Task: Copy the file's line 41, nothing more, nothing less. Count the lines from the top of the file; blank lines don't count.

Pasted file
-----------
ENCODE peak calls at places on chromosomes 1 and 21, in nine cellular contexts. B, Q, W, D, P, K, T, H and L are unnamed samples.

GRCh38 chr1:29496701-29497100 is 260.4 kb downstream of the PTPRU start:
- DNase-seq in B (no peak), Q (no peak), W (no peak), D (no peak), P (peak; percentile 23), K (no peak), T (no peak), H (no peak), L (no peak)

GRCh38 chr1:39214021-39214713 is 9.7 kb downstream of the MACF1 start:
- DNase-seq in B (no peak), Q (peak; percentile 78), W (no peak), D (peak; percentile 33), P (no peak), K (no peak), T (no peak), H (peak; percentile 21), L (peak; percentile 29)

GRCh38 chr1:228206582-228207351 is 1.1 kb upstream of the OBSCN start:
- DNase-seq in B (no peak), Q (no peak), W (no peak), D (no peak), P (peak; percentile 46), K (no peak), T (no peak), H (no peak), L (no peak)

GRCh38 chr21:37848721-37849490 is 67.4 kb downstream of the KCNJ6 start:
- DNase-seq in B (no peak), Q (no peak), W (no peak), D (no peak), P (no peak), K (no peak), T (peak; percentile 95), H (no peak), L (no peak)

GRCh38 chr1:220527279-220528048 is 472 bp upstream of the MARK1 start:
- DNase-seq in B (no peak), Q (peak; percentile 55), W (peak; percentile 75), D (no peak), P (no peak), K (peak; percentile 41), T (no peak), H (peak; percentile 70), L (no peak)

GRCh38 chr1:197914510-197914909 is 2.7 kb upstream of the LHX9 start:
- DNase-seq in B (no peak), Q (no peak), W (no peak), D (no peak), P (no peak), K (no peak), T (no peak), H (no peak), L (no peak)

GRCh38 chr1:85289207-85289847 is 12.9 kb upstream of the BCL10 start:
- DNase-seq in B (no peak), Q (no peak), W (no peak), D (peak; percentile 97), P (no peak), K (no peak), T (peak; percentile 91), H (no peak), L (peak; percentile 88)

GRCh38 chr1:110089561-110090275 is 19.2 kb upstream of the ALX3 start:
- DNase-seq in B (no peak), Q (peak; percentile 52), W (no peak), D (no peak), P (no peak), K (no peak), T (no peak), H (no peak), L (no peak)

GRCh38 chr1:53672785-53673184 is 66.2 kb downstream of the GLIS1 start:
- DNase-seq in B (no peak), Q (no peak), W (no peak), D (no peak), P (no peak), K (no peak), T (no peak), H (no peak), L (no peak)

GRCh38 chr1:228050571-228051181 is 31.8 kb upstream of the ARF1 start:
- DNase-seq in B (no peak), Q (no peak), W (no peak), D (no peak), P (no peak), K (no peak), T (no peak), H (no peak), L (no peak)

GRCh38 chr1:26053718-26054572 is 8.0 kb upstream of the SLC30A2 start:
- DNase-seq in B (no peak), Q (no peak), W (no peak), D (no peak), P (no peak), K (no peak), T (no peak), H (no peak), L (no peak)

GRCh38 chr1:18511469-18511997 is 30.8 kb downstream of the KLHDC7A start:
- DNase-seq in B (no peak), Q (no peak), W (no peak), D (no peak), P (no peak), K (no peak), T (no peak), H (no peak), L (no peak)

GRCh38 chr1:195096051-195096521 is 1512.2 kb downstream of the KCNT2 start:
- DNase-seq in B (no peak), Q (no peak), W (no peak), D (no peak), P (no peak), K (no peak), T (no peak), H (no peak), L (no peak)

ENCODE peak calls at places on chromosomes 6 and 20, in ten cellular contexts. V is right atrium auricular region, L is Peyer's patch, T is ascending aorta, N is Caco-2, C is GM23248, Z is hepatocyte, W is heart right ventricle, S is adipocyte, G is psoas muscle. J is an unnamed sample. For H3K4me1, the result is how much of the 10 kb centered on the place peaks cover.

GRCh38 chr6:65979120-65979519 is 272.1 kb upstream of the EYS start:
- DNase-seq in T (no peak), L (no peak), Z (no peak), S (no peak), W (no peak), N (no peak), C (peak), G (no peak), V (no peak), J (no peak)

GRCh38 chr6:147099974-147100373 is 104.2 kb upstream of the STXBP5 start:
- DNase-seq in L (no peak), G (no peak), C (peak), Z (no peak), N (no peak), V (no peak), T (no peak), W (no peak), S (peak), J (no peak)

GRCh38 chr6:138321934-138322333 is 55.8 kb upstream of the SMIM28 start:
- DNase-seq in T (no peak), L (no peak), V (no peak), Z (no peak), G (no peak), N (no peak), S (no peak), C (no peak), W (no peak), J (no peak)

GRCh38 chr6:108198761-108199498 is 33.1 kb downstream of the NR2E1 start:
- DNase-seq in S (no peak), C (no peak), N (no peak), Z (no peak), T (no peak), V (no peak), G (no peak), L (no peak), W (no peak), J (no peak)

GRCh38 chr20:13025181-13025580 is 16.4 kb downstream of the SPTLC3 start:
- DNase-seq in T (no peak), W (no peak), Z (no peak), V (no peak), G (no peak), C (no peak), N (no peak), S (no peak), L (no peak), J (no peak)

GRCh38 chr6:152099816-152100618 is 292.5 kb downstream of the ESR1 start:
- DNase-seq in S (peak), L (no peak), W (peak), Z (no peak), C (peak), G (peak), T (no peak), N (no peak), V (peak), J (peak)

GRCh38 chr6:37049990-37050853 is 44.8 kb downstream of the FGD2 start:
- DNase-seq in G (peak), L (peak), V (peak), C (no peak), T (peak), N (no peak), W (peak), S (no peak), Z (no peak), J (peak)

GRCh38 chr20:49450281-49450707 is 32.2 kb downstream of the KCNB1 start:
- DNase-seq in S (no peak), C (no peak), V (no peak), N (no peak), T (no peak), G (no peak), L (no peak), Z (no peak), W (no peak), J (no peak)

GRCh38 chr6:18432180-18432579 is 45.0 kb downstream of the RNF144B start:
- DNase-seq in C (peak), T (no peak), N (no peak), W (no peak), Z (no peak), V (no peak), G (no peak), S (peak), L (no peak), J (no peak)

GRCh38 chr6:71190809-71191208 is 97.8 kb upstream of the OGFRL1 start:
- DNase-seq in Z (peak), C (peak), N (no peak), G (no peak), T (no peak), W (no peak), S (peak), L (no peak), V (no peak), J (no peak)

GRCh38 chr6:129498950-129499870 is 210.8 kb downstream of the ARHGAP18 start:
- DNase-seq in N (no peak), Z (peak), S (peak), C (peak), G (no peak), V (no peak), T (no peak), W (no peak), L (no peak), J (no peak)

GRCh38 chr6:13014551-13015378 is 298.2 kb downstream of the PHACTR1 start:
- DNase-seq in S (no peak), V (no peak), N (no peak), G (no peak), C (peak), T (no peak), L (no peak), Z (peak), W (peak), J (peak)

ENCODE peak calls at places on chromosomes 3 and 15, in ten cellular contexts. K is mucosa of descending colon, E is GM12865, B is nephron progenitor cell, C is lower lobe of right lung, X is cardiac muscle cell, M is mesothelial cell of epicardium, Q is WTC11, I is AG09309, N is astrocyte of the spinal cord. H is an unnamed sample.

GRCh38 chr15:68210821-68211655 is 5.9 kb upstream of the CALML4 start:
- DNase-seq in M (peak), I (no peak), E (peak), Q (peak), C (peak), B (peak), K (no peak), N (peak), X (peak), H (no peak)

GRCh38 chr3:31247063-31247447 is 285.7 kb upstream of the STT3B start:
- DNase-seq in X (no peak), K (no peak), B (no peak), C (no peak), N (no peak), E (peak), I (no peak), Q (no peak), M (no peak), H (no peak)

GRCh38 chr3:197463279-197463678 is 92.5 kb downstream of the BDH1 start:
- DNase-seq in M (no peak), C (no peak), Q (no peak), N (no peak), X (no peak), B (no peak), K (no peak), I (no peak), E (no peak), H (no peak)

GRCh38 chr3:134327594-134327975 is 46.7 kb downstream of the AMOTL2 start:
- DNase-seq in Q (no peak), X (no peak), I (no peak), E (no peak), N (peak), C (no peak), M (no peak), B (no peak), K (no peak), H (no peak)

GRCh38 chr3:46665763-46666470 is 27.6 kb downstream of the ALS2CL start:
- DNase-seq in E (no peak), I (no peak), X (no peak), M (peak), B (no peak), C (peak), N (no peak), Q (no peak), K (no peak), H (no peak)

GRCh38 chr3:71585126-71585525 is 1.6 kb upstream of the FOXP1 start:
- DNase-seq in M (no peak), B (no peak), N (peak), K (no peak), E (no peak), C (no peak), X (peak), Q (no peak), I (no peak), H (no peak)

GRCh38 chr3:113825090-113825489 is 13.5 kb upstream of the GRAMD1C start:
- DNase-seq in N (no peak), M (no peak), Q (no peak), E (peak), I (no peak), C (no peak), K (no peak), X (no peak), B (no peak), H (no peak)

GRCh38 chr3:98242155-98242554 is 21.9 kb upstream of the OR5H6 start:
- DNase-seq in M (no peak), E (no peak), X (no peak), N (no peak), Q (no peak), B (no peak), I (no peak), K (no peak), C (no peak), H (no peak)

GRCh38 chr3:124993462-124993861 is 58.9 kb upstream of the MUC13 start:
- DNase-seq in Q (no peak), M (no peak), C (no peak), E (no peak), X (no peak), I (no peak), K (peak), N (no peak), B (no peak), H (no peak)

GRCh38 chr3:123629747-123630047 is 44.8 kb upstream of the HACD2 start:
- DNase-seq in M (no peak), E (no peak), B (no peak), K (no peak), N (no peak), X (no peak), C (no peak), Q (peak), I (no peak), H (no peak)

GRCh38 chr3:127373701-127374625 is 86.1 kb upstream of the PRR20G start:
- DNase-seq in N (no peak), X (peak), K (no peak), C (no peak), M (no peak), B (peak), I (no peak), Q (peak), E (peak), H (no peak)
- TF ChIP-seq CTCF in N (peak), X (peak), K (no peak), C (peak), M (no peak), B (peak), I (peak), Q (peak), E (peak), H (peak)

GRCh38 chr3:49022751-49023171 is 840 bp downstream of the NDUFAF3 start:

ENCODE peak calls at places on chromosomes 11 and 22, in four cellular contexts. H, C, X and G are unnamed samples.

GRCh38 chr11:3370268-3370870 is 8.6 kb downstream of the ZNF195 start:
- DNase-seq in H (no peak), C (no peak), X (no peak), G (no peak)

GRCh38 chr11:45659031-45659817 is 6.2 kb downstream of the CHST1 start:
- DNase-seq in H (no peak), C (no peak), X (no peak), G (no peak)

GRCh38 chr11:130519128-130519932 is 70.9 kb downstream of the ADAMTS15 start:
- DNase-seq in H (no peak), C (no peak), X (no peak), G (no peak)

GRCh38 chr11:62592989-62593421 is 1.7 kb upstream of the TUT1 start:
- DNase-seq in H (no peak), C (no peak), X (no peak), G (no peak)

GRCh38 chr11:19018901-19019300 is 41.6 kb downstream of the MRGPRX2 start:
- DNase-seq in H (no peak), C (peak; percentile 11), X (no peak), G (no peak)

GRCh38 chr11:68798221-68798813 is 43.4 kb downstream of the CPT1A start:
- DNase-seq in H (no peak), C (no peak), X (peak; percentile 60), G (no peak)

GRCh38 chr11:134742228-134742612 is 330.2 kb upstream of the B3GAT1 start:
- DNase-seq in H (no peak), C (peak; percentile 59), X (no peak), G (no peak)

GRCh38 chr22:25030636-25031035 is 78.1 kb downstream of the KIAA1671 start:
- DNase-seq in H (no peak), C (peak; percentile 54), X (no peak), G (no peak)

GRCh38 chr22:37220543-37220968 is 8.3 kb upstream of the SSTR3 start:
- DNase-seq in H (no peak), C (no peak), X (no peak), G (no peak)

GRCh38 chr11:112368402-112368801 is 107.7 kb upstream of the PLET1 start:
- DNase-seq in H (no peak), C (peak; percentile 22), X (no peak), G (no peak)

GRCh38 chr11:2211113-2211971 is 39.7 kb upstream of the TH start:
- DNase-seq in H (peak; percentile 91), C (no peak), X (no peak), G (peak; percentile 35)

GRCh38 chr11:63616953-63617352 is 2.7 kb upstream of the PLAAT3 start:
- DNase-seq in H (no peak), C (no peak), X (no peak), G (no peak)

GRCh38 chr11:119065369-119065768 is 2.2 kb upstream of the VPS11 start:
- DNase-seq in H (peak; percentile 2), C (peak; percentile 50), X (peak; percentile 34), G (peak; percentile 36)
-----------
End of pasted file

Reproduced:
GRCh38 chr6:37049990-37050853 is 44.8 kb downstream of the FGD2 start: